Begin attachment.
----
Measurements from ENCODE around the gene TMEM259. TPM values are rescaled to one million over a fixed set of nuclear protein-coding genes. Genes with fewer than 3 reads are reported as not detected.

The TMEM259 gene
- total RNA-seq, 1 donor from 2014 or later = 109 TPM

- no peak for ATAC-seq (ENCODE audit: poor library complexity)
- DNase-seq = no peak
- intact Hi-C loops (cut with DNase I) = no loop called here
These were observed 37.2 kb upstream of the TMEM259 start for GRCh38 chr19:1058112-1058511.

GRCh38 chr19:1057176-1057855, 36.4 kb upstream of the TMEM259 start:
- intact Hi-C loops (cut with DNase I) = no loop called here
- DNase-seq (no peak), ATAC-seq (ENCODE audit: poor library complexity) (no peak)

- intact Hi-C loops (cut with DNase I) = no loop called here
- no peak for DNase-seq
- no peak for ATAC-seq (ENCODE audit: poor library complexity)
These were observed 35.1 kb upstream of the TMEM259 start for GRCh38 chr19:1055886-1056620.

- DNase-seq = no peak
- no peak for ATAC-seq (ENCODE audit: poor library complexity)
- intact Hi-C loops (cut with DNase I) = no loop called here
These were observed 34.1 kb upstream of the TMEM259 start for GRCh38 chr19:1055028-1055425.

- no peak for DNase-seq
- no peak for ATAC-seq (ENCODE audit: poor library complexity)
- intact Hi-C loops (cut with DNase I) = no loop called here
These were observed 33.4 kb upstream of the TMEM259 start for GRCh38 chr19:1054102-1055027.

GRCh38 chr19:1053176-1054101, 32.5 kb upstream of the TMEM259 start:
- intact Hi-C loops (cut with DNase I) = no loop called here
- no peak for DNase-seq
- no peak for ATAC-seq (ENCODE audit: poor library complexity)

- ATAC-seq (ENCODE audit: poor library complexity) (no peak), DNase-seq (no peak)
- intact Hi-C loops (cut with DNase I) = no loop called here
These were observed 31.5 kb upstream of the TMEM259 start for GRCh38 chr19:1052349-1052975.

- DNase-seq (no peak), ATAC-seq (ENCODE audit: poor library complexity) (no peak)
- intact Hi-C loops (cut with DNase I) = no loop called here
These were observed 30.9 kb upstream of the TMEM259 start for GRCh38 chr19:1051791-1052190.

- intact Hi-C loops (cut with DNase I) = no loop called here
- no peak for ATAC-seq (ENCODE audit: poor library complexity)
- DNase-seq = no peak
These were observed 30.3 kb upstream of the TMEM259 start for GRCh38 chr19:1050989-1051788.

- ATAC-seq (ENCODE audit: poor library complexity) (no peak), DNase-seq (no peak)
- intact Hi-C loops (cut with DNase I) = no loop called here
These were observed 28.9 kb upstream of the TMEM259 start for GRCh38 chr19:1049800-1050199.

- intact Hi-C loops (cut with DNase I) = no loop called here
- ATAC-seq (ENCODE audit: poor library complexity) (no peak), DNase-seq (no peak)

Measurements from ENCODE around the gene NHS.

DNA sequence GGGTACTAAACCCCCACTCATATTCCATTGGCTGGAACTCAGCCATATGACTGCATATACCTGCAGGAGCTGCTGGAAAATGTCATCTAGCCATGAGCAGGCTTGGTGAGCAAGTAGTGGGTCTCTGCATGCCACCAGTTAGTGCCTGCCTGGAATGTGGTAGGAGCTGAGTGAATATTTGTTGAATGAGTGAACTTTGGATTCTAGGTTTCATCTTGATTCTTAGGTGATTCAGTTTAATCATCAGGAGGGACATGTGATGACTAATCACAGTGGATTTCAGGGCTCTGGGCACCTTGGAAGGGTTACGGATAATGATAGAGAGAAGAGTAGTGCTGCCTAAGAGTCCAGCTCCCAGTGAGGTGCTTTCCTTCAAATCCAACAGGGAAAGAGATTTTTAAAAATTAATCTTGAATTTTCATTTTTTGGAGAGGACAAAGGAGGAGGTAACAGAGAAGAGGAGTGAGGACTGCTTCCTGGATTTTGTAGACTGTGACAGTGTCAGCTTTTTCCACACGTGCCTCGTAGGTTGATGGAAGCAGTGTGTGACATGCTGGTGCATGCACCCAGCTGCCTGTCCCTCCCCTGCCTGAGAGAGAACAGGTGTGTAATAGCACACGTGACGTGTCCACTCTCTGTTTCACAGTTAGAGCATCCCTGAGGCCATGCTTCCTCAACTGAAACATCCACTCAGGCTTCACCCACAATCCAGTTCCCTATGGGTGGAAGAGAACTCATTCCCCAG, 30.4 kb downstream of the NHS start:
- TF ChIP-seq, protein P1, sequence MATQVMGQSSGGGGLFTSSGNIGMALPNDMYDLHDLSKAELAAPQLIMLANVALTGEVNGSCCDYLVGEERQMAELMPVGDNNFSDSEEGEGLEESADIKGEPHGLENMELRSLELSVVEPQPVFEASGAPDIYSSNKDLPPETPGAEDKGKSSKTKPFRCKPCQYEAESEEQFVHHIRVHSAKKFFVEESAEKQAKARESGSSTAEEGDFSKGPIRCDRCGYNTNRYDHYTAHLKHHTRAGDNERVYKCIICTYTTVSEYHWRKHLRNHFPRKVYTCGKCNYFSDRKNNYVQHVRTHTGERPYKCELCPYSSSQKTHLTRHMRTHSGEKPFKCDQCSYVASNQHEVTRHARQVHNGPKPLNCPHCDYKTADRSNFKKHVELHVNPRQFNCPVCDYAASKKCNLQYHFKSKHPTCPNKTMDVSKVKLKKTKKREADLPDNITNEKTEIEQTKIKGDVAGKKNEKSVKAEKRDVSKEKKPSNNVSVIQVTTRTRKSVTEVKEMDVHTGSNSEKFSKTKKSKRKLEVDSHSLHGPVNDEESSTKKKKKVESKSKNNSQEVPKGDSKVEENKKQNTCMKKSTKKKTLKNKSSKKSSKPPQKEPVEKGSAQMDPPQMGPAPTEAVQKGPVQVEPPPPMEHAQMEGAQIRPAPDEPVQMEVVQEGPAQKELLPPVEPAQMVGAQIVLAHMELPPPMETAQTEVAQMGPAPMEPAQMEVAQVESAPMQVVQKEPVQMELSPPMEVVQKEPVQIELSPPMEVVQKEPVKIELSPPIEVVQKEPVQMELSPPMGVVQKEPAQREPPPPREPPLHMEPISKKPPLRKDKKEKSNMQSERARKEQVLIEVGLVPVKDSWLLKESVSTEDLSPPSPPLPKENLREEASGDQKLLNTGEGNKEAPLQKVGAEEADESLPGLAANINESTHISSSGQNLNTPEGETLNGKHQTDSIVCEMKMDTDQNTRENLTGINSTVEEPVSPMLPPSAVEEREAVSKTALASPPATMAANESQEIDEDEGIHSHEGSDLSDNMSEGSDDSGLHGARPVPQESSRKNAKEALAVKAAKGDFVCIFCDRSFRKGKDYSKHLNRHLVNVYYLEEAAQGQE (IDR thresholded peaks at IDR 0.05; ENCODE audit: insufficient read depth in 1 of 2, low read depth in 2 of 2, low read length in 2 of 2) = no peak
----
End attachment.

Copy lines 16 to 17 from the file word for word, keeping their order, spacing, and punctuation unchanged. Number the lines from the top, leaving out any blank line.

- no peak for ATAC-seq (ENCODE audit: poor library complexity)
- intact Hi-C loops (cut with DNase I) = no loop called here